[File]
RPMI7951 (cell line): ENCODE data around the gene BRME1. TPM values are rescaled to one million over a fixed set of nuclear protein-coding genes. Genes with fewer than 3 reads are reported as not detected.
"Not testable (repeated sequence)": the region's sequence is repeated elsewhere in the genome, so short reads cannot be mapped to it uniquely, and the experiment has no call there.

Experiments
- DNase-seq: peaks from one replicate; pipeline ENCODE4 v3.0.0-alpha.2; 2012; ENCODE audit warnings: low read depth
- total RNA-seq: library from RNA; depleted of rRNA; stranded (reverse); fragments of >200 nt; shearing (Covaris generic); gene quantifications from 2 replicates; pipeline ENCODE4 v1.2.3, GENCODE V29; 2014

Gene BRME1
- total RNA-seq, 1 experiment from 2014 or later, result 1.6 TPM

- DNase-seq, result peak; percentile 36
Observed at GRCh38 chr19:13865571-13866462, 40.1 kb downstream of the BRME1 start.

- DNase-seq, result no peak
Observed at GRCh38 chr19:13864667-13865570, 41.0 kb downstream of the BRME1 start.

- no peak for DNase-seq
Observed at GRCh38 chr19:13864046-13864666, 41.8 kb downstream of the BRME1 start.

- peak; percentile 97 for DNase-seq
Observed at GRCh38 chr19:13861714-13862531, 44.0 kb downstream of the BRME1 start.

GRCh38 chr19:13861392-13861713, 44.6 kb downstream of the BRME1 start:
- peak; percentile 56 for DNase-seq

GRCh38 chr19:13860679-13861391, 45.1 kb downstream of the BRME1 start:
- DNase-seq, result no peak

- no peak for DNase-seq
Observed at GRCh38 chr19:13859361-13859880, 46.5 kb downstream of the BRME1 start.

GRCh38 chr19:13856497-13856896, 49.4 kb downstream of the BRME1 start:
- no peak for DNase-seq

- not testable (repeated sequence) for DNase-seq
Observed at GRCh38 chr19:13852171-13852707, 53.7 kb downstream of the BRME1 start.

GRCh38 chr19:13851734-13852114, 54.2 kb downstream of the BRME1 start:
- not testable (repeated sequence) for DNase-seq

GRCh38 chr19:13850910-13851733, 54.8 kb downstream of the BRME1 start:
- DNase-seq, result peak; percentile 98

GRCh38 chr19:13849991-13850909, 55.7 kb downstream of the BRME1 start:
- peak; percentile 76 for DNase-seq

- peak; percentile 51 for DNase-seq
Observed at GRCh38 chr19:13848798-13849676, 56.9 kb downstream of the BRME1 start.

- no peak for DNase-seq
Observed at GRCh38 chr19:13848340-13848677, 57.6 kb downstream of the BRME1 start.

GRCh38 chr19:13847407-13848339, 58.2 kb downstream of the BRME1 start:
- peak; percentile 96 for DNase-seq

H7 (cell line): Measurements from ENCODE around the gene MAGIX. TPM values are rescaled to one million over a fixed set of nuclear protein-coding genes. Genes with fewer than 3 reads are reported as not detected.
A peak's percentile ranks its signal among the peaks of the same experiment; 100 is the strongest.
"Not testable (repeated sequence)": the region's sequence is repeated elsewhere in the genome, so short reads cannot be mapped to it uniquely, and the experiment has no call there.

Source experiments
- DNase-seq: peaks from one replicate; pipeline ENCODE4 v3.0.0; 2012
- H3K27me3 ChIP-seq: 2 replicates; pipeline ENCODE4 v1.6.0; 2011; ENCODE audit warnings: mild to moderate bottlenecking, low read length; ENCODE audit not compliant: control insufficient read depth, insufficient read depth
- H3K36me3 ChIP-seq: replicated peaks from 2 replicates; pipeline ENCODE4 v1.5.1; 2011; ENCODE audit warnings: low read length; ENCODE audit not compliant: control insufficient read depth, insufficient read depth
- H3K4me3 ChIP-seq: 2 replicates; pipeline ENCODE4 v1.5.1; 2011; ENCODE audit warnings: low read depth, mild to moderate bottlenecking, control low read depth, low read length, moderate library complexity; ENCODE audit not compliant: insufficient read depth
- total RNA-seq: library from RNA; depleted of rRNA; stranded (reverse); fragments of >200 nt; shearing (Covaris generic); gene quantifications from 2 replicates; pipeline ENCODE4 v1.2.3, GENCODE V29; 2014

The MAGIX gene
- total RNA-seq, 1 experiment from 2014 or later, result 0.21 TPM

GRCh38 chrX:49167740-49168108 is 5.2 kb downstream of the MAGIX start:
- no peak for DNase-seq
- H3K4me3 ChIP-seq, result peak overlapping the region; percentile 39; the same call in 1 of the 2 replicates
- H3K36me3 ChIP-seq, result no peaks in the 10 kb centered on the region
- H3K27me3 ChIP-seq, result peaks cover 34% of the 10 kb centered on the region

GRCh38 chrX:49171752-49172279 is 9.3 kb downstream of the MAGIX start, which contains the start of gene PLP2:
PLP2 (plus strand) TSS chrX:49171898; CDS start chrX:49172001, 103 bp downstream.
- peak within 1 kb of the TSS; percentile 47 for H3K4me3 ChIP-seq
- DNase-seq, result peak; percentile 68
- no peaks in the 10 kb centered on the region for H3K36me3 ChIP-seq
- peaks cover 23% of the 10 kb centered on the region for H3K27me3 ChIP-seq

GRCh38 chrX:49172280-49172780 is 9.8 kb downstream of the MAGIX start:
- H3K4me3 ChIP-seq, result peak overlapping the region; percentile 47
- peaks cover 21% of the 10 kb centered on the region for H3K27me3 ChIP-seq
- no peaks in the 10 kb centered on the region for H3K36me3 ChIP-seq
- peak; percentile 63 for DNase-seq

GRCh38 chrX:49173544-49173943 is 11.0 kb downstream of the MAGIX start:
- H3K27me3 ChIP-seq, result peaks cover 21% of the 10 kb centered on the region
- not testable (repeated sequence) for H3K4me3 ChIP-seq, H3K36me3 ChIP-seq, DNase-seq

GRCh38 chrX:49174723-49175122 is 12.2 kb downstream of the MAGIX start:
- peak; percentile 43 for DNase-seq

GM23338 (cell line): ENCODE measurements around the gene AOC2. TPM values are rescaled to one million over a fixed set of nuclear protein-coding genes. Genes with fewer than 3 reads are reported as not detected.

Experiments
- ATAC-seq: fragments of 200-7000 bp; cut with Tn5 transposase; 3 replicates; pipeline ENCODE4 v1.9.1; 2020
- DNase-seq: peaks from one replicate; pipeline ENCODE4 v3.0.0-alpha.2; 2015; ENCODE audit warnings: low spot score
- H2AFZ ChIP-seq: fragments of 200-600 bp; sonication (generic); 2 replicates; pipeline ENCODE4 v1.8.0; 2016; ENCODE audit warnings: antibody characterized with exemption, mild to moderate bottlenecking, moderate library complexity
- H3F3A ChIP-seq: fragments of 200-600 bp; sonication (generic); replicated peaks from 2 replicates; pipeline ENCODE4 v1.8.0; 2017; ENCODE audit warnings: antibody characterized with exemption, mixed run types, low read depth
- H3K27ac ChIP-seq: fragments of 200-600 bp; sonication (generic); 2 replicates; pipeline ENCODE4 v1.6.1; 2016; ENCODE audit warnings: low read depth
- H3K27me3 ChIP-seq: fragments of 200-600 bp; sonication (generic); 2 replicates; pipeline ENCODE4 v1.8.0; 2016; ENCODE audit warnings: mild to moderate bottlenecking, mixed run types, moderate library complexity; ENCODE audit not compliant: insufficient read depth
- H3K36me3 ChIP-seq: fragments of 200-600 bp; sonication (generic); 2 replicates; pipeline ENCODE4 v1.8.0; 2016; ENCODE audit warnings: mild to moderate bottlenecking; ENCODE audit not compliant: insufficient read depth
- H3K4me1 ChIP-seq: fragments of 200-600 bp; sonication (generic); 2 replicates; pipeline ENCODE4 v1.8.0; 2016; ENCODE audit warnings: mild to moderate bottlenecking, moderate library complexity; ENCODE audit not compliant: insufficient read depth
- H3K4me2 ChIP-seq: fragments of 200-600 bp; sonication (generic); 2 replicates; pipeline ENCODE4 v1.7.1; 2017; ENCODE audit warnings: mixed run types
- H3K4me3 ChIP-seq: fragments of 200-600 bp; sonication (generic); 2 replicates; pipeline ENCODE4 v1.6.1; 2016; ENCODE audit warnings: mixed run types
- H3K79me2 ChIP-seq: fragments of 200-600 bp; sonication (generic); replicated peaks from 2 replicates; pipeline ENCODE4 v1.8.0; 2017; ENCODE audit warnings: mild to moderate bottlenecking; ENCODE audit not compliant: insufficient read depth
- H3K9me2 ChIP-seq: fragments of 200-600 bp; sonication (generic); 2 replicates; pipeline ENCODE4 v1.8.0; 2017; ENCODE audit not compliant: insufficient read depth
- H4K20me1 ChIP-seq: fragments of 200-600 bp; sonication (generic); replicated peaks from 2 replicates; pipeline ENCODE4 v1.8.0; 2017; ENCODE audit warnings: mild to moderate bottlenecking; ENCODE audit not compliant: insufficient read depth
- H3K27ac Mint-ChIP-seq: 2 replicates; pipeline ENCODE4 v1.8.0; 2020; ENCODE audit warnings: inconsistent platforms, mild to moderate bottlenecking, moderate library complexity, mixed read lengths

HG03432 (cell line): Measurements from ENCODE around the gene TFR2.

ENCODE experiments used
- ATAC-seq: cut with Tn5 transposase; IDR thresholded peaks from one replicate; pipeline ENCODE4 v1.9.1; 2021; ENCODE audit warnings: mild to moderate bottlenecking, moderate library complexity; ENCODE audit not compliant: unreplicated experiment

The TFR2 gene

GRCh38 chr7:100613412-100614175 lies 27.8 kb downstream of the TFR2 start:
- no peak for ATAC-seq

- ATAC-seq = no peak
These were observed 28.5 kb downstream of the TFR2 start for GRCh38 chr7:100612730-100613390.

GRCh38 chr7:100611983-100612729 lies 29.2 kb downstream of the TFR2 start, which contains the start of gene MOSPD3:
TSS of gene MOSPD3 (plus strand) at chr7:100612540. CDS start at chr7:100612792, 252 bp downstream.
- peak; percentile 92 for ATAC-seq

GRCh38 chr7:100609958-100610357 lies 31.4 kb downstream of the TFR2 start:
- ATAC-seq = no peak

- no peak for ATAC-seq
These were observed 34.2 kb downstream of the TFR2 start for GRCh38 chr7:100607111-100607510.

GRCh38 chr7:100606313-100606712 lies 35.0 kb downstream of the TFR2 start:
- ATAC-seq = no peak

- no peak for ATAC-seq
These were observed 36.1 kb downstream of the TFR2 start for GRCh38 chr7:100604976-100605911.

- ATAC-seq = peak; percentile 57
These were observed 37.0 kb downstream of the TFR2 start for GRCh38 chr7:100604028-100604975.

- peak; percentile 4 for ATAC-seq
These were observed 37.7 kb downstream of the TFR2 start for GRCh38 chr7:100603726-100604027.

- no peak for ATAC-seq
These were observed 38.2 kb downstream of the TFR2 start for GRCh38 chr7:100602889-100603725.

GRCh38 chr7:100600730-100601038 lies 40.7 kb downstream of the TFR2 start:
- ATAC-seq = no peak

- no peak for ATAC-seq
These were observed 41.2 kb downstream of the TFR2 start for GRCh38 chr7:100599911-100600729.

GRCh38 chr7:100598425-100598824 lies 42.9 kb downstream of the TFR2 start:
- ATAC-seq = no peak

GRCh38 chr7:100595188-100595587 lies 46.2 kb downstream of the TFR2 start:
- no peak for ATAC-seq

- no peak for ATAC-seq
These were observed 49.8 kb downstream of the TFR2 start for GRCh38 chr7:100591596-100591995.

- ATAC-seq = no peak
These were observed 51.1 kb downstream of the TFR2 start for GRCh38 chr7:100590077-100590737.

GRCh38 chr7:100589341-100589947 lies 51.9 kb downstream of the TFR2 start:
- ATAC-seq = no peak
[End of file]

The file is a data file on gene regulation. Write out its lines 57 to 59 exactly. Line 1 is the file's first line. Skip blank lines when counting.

- DNase-seq, result peak; percentile 68
- no peaks in the 10 kb centered on the region for H3K36me3 ChIP-seq
- peaks cover 23% of the 10 kb centered on the region for H3K27me3 ChIP-seq